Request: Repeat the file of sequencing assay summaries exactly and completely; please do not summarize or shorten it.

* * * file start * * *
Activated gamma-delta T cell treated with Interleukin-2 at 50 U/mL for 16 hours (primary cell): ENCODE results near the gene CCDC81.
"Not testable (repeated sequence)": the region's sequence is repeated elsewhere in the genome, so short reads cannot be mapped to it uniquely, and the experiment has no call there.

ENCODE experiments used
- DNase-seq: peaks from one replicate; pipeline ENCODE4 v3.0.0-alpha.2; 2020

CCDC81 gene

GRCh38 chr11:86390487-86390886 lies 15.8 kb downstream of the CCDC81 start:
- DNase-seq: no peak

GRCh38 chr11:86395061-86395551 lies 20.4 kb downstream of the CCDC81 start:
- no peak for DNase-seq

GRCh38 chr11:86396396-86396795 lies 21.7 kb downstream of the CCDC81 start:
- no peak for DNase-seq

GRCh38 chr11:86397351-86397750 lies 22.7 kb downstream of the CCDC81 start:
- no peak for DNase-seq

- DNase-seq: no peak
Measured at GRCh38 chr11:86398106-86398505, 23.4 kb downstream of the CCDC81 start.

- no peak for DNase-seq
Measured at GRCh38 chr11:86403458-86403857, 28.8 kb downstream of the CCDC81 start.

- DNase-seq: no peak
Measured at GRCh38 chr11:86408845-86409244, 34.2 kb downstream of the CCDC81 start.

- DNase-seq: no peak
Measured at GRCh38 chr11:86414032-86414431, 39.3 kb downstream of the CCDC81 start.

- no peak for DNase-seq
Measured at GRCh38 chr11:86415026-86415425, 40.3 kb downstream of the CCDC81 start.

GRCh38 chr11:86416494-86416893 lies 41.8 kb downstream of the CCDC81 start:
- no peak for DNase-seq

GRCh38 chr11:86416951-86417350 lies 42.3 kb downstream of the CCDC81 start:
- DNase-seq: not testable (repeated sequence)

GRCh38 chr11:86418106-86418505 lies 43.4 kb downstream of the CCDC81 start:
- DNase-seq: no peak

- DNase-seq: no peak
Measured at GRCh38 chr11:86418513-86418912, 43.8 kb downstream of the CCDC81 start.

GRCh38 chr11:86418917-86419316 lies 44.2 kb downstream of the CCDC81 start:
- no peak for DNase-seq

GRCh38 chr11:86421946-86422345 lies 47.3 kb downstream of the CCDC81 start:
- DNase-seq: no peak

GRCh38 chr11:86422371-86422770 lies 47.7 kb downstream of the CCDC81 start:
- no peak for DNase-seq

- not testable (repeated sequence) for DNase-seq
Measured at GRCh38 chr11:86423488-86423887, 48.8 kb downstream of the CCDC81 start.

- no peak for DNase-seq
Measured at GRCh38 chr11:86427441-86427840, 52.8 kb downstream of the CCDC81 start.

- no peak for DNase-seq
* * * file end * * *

Activated gamma-delta T cell treated with Interleukin-2 at 50 U/mL for 16 hours (primary cell): ENCODE results near the gene CCDC81.
"Not testable (repeated sequence)": the region's sequence is repeated elsewhere in the genome, so short reads cannot be mapped to it uniquely, and the experiment has no call there.

ENCODE experiments used
- DNase-seq: peaks from one replicate; pipeline ENCODE4 v3.0.0-alpha.2; 2020

CCDC81 gene

GRCh38 chr11:86390487-86390886 lies 15.8 kb downstream of the CCDC81 start:
- DNase-seq: no peak

GRCh38 chr11:86395061-86395551 lies 20.4 kb downstream of the CCDC81 start:
- no peak for DNase-seq

GRCh38 chr11:86396396-86396795 lies 21.7 kb downstream of the CCDC81 start:
- no peak for DNase-seq

GRCh38 chr11:86397351-86397750 lies 22.7 kb downstream of the CCDC81 start:
- no peak for DNase-seq

- DNase-seq: no peak
Measured at GRCh38 chr11:86398106-86398505, 23.4 kb downstream of the CCDC81 start.

- no peak for DNase-seq
Measured at GRCh38 chr11:86403458-86403857, 28.8 kb downstream of the CCDC81 start.

- DNase-seq: no peak
Measured at GRCh38 chr11:86408845-86409244, 34.2 kb downstream of the CCDC81 start.

- DNase-seq: no peak
Measured at GRCh38 chr11:86414032-86414431, 39.3 kb downstream of the CCDC81 start.

- no peak for DNase-seq
Measured at GRCh38 chr11:86415026-86415425, 40.3 kb downstream of the CCDC81 start.

GRCh38 chr11:86416494-86416893 lies 41.8 kb downstream of the CCDC81 start:
- no peak for DNase-seq

GRCh38 chr11:86416951-86417350 lies 42.3 kb downstream of the CCDC81 start:
- DNase-seq: not testable (repeated sequence)

GRCh38 chr11:86418106-86418505 lies 43.4 kb downstream of the CCDC81 start:
- DNase-seq: no peak

- DNase-seq: no peak
Measured at GRCh38 chr11:86418513-86418912, 43.8 kb downstream of the CCDC81 start.

GRCh38 chr11:86418917-86419316 lies 44.2 kb downstream of the CCDC81 start:
- no peak for DNase-seq

GRCh38 chr11:86421946-86422345 lies 47.3 kb downstream of the CCDC81 start:
- DNase-seq: no peak

GRCh38 chr11:86422371-86422770 lies 47.7 kb downstream of the CCDC81 start:
- no peak for DNase-seq

- not testable (repeated sequence) for DNase-seq
Measured at GRCh38 chr11:86423488-86423887, 48.8 kb downstream of the CCDC81 start.

- no peak for DNase-seq
Measured at GRCh38 chr11:86427441-86427840, 52.8 kb downstream of the CCDC81 start.

- no peak for DNase-seq